Finally this Winter it's time for a major re-organisation of the Front Yard Farm. I've never been entirely happy with the layout we inherited, basically rectangular beds defined by rows of bricks. To walk around the garden you had to balance on the bricks, some of which were loose and wobbled. Also, being slightly higher than ground level made it that much harder on my creaky bones when bending down to weed or pick vegies. In Summer, when the tomatoes and corn were powering upwards it became more three dimensional, but most of the time it looked a bit flat and a bit Farmville.
You can see the brick dividers here in this photo from last year of me putting up the pea trellis. This is before I pulled out the dead lychee tree.
I've long been pondering alternative designs, most of which were geometrical in form with a lemon tree in the centre (we use a lot of lemons) while keeping as much space as possible for vegie beds. But a few weeks back Michael, our Garden Oracle, came over for afternoon tea and a chat. We had a wander (not that it's really large enough to wander through) around the garden and talked about the microclimates of each part, what had grown well and what hadn't. There's a warm sunny spot along the front wall of the house, a cooler spot by the side fence that's sheltered from afternoon sun, and a shady spot behind the front boundary wall where nothing grows in Winter. He rightly pointed out that I'd be better off putting something else, like perennial herbs, in the spots where vegies have been less successful. There'd still be plenty of sunny open areas for vegies and a lot more variety in the rest of the garden to act as a semi-permanent framework. His infectious enthusiasm for small fruit trees has also rubbed off on me, and the plan at the moment is to at least have mango, lemon and orange trees in a warm sunny spot as well as some raspberry canes alongside the fence and espaliered avocadoes against the house. He also suggested some sort of curved path to try and maximise rather than minimise the distance needed to access the garden. Since it's such a pleasure to walk through a garden, why not make it take longer and seem larger? At first I thought maybe a kind of wavy circle around the periphery, but Katherine's suggestion of an S-shaped path looks like a winner - thanks Katherine.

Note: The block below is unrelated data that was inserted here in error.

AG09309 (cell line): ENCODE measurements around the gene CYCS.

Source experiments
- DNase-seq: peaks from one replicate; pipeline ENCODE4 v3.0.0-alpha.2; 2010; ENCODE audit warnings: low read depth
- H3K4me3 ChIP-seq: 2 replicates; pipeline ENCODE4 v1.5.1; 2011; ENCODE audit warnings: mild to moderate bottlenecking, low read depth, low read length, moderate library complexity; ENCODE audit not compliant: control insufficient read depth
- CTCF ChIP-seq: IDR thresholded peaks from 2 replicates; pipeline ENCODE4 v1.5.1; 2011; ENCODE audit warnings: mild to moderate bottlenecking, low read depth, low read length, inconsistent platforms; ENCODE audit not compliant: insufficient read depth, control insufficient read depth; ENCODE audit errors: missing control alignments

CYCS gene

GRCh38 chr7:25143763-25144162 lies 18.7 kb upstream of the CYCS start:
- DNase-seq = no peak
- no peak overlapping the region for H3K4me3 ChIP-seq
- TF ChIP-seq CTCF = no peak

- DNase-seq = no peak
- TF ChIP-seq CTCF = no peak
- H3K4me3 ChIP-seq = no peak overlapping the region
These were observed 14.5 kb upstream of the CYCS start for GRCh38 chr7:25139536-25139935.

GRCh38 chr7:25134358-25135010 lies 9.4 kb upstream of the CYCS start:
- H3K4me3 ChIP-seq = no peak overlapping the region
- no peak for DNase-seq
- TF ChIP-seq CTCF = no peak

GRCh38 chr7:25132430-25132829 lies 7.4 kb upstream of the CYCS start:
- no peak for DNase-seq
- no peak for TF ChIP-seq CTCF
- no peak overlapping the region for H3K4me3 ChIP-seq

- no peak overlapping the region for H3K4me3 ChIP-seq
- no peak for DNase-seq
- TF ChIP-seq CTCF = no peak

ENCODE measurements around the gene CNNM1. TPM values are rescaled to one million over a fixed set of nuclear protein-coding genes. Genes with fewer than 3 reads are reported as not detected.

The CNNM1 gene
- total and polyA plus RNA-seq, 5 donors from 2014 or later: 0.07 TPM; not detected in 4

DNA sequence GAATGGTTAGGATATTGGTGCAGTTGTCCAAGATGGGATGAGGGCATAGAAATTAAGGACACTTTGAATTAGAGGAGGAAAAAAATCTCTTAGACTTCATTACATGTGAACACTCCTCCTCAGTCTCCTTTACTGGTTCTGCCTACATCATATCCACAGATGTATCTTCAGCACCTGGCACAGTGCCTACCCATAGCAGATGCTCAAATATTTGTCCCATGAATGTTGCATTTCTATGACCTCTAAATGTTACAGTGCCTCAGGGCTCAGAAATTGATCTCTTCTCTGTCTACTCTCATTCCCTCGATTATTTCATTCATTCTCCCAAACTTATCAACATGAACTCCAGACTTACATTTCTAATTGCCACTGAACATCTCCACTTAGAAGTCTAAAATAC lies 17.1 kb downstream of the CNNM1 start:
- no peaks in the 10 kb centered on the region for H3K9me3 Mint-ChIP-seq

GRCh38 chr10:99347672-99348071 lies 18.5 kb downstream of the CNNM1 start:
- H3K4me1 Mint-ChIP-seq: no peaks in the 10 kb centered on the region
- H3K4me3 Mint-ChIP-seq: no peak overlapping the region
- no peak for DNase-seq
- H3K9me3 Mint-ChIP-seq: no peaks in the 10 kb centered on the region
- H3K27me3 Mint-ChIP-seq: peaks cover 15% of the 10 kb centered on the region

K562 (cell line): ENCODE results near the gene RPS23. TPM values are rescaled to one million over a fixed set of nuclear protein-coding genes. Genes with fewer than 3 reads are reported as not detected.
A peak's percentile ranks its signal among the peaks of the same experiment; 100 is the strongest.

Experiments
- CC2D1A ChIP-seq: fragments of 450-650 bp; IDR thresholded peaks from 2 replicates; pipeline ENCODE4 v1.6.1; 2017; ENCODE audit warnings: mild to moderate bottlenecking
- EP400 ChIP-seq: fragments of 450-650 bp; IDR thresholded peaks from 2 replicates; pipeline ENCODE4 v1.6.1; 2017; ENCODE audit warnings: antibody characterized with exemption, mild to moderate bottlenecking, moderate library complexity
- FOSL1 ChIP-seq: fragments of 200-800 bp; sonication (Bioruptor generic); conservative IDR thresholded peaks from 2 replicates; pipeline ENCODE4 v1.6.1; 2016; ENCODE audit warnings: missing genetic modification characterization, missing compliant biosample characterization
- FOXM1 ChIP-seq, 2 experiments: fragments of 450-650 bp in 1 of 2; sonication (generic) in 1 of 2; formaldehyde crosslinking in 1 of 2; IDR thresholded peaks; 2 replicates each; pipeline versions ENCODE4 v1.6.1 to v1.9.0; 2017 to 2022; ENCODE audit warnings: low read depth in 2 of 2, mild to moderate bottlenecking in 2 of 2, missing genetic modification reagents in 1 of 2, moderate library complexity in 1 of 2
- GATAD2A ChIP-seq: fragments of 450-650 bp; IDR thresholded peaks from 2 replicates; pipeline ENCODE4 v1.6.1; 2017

Aerial shot of the construction site.
As you can see, the bricks have now been dug up, as have the few remaining vegies apart from the rainbow chard. This frenzy of activity left my mattock-swinging and brick-carrying muscles sore for a week, but it was worth it. The path has been roughly marked out and the bricks are in the process of being cleaned up for reuse for the path borders. A few stepping stones may be needed to help access the middle of the vegie beds.
Temporary brick recycling facility at centre.
So that's the progress so far. Hopefully the weather will be kind this weekend and I can disturb the neighbours by jackhammering the rest of the old mortar from the bricks. Then the path can be properly defined and I can start actually planting stuff again. That'll be fun and a bit less strenuous.